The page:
Thursday 26 May 2022

More malt 1880 - 1914

I'm nowhere near done with all the types of malt. It was quite fun researching this. Or rather, adding to the research in my unpublished mega manuscript. Which I wrote around 15 years ago. It's proving dead handy for streamlining the background work.

It's not just the information I've already extracted. Pointing to books which have the material I'm looking is also dead handy. It's saved to so much time.

Here are the last of the base malts.

PA malt
The classiest type of pale malt was called PA, or Pale Ale, malt. The name gives a hint to where it was intended to be employed: in the better class of Pale Ale. It was the palest in colour of the base malts. A final kilning heat of 180º F was recommended.

As a relatively expensive malt, its use was mostly restricted to the better class of Pale Ales, but it does sometimes pop up in other styles. The quality is reflected in the price. It was usually the most expensive.

High-dried malt
Another popular base malt, high-dried was, as the name implies, kilned at a higher temperature than pale malt.  It was finished at 200°-225° F.  The barley used was also of lower quality. The higher kilning meant that it was somewhat darker in colour than the other base malts. The colour being 15º upwards.

An enigmatic type of base malt was high-dried malt. Considering how recently it was regularly used – at least the mid-1960s ay brewers such as Truman – it’s amazing how completely it seems to have been forgotten.  The closest modern equivalents are either Simpson’s Imperial malt or Munich malt.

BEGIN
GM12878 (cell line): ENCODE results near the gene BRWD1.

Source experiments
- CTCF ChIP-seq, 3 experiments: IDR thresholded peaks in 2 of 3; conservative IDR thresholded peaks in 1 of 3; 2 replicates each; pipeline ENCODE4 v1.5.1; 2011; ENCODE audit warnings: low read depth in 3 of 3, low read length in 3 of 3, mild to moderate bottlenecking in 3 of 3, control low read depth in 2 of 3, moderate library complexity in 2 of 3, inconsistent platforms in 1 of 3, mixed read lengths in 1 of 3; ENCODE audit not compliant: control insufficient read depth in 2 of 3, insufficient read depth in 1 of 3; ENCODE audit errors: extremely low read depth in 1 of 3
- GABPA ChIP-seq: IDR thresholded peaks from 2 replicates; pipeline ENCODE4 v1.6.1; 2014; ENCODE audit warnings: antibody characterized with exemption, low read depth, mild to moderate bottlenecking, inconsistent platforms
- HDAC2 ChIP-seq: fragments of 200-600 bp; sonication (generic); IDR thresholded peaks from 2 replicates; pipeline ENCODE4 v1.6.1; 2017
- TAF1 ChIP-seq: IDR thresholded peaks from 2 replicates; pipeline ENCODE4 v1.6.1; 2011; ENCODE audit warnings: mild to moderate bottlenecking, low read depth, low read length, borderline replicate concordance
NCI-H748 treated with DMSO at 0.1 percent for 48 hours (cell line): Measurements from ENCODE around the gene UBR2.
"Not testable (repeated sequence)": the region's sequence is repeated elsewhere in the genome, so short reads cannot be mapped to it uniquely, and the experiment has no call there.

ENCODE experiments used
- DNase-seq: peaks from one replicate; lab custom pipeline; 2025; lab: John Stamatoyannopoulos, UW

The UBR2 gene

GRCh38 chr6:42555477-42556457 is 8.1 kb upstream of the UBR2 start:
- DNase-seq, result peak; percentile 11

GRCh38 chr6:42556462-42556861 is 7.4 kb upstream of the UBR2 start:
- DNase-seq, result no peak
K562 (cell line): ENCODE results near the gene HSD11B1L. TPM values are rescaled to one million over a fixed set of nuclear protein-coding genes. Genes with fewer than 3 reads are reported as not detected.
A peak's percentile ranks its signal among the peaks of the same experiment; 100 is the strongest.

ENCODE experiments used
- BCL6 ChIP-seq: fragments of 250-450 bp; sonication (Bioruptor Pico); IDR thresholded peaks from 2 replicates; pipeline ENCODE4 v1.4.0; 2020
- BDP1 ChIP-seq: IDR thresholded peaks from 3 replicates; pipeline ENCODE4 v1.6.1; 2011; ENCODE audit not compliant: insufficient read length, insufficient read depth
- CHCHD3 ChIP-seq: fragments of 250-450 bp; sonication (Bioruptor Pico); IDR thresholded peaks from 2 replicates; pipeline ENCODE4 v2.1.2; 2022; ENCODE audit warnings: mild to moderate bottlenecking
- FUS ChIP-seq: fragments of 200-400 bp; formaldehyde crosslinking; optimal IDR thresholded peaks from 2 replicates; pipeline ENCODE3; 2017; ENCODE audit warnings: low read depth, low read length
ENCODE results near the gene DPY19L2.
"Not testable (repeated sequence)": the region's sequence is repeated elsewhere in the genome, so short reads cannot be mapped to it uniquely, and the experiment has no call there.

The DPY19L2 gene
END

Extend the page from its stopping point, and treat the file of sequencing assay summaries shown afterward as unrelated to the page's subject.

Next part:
Its use was mostly in either Strong Ales or Mild Ales.

Amber malt
Similar to high-dried, but kilned at a higher temperature. Sometimes wood was added to the furnace at the end of the process. The higher temperature destroyed some, but not all, of the diastase.

“In the manufacture of amber malt the green malt is taken from the floor at the withering stage, and is loaded on the kiln at a depth of about 4 inches. The fuel used at the early stages of drying is the same as in ordinary malting; but when the malt is hand-dry, the heat is augmented and very dry beech-wood is thrown upon the fire, the products of combustion imparting the desired flavour.”

Rather than drying on a standard kiln, amber malt was sometimes drum roasted like black malt.  

It gave around 80 lbs of extract per quarter (336 lbs). 


Anonymous said...

Do these sources comment much on the flavors contributed by malts, or do they pretty much focus on technical issues like diastatic power and color?

Martyn Cornell said...

"Imperial malt" was patented in 1870. The maltster S. Stanbridge of Camberwell, South East London, recommended it for giving "a Brilliant Golden Tint to Ales, and a Character to Black Beer, to be obtained by no other Malt, besides adding to their keeping qualities and giving fully as much extract as Pale Malt." It recommended one quarter of Imperial malt to every ten quarters of pale malt for ales, and three quarters of imperial to ten of pale for stouts (Country Brewers' Gazette, London, England, Vol I, no 3, October 1 1877, p22 )